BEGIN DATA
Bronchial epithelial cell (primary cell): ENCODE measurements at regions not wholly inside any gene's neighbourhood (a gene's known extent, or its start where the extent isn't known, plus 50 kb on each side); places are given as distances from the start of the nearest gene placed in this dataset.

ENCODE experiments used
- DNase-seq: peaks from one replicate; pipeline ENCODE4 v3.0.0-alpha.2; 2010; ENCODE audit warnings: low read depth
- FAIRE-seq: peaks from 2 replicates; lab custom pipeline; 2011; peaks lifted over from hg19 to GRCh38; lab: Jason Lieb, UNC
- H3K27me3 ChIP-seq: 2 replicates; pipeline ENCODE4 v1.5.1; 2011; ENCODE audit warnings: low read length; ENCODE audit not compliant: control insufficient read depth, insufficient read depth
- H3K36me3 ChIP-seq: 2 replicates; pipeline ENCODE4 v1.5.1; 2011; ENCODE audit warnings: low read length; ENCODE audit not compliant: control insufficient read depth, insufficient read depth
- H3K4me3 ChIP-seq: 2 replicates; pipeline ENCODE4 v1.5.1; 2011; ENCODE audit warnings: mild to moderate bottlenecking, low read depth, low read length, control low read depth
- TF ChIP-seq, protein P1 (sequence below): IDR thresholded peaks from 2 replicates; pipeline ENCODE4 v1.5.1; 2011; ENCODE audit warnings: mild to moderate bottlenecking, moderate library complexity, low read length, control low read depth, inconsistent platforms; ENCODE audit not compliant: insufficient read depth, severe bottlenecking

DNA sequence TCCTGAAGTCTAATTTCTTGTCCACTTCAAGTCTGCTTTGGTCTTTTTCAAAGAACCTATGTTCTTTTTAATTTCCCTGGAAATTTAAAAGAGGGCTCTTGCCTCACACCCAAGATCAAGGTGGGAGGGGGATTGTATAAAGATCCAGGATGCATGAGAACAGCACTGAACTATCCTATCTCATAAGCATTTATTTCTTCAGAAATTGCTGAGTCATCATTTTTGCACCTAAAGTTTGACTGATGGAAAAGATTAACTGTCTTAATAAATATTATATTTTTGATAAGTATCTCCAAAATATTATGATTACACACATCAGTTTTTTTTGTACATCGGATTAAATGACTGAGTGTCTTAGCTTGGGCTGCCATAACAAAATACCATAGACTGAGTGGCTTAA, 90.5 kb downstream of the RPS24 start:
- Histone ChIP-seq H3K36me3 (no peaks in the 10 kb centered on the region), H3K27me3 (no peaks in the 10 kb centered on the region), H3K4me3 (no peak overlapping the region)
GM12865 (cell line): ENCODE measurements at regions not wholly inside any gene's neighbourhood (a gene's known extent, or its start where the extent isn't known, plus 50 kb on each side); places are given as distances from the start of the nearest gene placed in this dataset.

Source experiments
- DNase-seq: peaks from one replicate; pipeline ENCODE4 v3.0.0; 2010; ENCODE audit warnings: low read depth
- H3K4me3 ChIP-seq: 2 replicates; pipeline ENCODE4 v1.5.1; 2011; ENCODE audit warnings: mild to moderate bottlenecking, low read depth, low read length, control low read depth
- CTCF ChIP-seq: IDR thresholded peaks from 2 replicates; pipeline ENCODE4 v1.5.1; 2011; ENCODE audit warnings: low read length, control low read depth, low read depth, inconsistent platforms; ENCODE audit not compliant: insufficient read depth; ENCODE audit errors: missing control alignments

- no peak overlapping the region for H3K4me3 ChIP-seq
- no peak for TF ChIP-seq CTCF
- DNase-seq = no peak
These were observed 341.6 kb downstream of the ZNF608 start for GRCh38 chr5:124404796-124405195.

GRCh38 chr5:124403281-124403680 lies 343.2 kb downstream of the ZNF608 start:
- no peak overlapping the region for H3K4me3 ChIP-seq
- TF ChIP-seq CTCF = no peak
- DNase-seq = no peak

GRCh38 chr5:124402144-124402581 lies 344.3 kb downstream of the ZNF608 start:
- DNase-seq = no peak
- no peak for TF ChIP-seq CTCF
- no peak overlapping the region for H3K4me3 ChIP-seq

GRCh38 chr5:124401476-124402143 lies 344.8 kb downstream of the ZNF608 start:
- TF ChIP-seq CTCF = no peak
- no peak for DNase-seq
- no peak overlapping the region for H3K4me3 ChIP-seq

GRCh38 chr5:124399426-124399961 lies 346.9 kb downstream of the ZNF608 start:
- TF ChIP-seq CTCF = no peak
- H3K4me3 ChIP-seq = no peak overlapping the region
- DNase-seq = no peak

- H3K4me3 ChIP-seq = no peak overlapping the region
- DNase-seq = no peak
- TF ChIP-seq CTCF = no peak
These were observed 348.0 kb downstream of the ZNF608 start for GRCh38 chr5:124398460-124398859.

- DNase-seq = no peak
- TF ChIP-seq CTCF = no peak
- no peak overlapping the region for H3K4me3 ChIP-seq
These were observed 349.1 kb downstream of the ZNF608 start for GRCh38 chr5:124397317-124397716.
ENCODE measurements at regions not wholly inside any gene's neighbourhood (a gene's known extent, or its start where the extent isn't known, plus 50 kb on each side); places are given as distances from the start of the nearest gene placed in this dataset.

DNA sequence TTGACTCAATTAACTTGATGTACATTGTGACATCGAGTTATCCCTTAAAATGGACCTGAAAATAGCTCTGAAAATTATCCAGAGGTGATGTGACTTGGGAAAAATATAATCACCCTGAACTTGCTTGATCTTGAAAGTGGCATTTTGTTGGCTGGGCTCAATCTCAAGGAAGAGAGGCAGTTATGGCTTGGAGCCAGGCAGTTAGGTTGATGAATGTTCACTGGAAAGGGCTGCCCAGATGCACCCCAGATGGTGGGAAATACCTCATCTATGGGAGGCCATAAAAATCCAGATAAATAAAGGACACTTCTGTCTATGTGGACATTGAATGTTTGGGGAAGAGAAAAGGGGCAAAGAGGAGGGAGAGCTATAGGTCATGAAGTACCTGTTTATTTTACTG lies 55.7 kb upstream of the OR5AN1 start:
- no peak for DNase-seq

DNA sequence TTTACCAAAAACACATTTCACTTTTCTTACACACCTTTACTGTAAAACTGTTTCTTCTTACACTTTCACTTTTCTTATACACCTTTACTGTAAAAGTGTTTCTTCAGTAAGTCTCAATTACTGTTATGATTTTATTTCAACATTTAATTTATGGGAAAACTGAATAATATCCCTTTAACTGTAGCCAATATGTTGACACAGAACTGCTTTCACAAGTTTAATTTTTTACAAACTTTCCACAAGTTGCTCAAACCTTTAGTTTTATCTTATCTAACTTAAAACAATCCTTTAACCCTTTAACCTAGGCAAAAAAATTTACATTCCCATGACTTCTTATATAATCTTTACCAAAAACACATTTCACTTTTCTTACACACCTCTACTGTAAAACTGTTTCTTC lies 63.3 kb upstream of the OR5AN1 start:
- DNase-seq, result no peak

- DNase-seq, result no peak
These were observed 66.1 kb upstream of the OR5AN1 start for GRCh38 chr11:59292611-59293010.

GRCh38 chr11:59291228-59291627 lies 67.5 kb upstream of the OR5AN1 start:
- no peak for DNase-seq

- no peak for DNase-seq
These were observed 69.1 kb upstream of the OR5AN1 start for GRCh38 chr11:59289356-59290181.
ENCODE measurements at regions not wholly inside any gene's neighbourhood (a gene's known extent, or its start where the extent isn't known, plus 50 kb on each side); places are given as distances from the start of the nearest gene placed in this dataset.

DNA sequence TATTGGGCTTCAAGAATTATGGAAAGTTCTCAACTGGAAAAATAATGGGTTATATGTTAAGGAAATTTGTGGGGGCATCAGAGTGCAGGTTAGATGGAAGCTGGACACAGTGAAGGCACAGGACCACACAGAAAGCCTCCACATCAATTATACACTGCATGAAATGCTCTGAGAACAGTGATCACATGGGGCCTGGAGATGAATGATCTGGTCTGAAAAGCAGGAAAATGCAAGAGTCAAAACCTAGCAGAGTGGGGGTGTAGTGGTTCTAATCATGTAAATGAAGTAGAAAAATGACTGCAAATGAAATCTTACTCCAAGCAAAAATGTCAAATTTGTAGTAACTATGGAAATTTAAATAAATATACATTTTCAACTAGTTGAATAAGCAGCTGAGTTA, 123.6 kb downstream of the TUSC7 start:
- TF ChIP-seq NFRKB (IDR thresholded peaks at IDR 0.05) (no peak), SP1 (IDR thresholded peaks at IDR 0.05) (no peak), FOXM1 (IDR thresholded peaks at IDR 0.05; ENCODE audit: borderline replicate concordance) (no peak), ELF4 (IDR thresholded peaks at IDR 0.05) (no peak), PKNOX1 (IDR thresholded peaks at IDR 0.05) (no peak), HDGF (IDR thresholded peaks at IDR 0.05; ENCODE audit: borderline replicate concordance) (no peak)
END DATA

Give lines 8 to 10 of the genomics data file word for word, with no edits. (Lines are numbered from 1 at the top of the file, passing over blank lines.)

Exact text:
- TF ChIP-seq, protein P1 (sequence below): IDR thresholded peaks from 2 replicates; pipeline ENCODE4 v1.5.1; 2011; ENCODE audit warnings: mild to moderate bottlenecking, moderate library complexity, low read length, control low read depth, inconsistent platforms; ENCODE audit not compliant: insufficient read depth, severe bottlenecking

DNA sequence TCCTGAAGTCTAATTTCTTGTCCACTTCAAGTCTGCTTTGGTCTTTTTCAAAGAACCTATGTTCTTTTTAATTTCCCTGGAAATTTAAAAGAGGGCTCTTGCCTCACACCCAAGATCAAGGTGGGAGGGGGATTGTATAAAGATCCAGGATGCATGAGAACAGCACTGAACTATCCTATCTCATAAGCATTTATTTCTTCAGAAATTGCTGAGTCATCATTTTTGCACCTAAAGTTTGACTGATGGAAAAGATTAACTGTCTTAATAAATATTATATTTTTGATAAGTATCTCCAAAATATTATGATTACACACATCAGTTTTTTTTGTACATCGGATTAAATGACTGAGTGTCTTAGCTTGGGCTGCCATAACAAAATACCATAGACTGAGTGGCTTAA, 90.5 kb downstream of the RPS24 start:
- Histone ChIP-seq H3K36me3 (no peaks in the 10 kb centered on the region), H3K27me3 (no peaks in the 10 kb centered on the region), H3K4me3 (no peak overlapping the region)